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Child Protective Service cannot exercise its powers based on school absence alone: MSF

Members of Parliament raised questions about procedures for investigating suspected child abuse cases after an 11-year-old girl, who did not attend school for two months, later died from abuse.

Child Protective Service cannot exercise its powers based on school absence alone: MSF

Re-enactment of family violence or domestic abuse. (Image: iStock)

SINGAPORE: A student’s absence from school alone is not “sufficient grounds” for the Child Protective Service (CPS) to invoke its powers under the Children and Young Persons Act, the Ministry of Social and Family Development (MSF) said in Parliament.

Responding to several questions on Monday (Mar 20), Mr Eric Chua, senior parliamentary secretary at MSF, said this is because non-attendance could be due to "many other reasons".

Members of Parliament raised questions about procedures for investigating cases of suspected child abuse following reports of an 11-year-old girl being assaulted and abused until she died in November 2020.

The girl did not attend school between Aug 26, 2020 and Oct 28, 2020 as her mother and stepfather were afraid that the school would find out about the abuse.

A student welfare officer from the girl’s school visited on Sep 29, 2020, but was told that the girl was sleeping.

The officer repeatedly asked for a video-call with the girl and CPS officers, but the girl’s mother rejected the requests until she was told about the Compulsory Education Act.

A CPS officer managed to speak to the girl over video-call, but the girl’s mother and stepfather made her sit in a darker location. The officer did not observe any injury because the environment was dim and the victim was wearing long-sleeved pyjamas.


Mr Chua said that CPS conducts an assessment to detect immediate safety concerns when a case is referred to them.

CPS usually collects information from the child, family and professionals through phone or video calls to determine if a case meets the legal threshold under the Children and Young Persons Act.

“If we find that there are instances where the child’s safety is immediately, you know, found to be at risk or if the parents are uncooperative such that the CPS officers don't get to (see) the child, then the CPS officer has every right to move on to the next phase to conduct an in-person assessment,” he said.

Listen: Why don't neighbours raise the alarm on family violence?

He added that CPS balances multiple conflicting interests and will only remove a child if it is not possible to keep the child safe within the family.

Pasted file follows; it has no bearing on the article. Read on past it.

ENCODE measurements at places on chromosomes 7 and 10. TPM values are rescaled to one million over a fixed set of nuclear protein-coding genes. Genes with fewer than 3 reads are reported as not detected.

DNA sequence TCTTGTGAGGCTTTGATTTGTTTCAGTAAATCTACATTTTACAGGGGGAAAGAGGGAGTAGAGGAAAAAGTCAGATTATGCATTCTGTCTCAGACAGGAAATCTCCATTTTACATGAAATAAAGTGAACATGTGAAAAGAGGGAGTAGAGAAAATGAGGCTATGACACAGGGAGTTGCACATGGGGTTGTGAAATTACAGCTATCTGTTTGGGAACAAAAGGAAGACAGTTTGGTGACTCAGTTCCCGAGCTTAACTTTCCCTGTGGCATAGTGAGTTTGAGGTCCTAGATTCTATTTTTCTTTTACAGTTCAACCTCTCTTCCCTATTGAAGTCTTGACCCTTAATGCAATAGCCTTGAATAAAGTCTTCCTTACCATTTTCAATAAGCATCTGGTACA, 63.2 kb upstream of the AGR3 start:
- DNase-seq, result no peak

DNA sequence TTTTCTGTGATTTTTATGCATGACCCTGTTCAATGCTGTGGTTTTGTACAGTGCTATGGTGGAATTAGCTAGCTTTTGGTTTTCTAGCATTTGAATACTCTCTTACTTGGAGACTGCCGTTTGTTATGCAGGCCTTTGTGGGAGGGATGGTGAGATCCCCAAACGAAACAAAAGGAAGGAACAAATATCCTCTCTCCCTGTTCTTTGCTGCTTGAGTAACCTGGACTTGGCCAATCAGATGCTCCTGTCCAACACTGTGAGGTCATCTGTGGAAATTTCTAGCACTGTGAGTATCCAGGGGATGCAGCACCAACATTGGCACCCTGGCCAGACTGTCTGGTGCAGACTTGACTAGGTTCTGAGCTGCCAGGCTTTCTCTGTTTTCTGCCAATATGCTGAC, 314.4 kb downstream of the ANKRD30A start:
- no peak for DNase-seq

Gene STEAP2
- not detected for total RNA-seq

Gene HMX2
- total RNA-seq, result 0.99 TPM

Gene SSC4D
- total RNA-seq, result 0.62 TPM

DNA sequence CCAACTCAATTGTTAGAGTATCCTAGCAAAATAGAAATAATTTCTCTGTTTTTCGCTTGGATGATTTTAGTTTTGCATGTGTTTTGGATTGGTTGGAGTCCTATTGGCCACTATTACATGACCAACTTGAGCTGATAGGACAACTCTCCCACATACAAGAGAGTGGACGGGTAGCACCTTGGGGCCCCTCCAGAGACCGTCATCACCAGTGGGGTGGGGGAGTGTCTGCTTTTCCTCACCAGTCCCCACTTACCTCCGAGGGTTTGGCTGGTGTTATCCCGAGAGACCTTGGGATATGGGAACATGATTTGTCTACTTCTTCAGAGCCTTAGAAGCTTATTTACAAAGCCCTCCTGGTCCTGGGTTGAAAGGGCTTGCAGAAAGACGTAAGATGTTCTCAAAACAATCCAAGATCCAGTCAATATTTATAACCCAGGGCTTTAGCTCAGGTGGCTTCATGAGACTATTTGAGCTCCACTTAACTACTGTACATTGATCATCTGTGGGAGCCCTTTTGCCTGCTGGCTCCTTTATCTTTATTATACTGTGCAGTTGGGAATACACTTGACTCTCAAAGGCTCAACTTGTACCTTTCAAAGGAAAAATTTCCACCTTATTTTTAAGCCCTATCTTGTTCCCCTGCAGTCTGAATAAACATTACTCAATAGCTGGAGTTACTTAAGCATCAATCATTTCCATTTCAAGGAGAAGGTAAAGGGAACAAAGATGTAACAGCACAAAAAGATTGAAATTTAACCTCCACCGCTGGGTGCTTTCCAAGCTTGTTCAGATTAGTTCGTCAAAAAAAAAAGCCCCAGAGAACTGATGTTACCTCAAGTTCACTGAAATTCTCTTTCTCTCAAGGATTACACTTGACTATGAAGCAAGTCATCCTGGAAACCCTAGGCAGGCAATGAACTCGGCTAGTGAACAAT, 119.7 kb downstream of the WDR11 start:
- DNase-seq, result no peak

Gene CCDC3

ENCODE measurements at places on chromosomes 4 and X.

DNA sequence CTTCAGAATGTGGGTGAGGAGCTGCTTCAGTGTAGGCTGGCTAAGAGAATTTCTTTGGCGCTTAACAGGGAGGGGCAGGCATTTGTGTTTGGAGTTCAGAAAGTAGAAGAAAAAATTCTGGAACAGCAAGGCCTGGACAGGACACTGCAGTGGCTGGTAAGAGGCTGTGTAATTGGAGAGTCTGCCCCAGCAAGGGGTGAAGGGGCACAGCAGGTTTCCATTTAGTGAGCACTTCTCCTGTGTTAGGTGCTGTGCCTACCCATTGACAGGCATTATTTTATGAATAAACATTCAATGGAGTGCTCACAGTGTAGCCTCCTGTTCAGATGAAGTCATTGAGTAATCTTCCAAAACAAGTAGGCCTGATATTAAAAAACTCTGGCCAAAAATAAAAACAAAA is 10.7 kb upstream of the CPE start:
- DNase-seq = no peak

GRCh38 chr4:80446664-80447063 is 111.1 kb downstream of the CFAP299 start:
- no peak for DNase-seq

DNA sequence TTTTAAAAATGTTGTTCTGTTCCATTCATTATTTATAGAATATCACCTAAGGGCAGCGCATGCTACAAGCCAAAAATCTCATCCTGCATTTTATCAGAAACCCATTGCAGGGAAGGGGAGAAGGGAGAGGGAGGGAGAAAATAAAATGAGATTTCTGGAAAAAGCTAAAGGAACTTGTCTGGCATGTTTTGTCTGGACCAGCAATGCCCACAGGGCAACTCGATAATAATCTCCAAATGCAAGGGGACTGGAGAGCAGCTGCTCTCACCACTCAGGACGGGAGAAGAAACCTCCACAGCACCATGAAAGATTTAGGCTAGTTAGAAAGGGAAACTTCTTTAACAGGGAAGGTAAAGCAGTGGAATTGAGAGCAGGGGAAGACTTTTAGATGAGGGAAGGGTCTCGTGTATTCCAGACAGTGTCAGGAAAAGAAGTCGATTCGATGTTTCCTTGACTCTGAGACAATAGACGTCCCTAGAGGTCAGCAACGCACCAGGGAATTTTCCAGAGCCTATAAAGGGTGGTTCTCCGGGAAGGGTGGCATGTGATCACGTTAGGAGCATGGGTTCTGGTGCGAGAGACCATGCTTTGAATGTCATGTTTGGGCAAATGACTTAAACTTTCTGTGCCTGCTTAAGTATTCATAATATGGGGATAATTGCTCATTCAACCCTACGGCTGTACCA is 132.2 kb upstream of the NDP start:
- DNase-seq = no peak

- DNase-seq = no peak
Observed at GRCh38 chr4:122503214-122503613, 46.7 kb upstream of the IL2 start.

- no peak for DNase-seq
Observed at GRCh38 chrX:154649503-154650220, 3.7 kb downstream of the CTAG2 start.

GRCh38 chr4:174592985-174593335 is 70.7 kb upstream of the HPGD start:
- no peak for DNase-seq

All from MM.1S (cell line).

“The nature of child abuse is that it is often not easy to detect. The professionals in CPS and the social service agencies work hard to intervene to prevent further harm, and the fate of every single life matters,” he said.

“Despite their efforts and that of others at the various touch points that children come into contact with, however, it is not possible to expect that every single case will be detected.”


Mr Chua declined to comment on specific details of the case of the 11-year-old girl because investigations are ongoing, but asked members of the House to support the work of CPS and encourage Singapore residents to attend domestic violence awareness training.

“Through this, members of the public are educated on potential signs of child abuse or neglect. Everyone can benefit from such knowledge, whether as a neighbour, a community volunteer or a grassroots leader,” he said.

Children are also educated on abuse in an age-appropriate manner, Mr Chua said. Those in preschool are taught to talk about their feelings and seek help from trusted adults when they feel unsafe or hurt.

Minister of State for Education Gan Siow Huang said students learn about personal safety and how to protect themselves from abuse and are provided with resources and community helplines.

“Schools have also instituted peer support structures where students are taught to look out for one another and to inform trusted adults when they observe that their peers are under distress,” she said.

MSF also launched a text-based channel on its website last year as another mode for reporting violence.

“We find that youngsters nowadays, they would very much prefer the … online textual, anonymous kind of platform that allows them to bring to attention some of the plight and situations they are in,” Mr Chua said.

Listen: How can you identify child abuse?

Source: CNA/an(gr)


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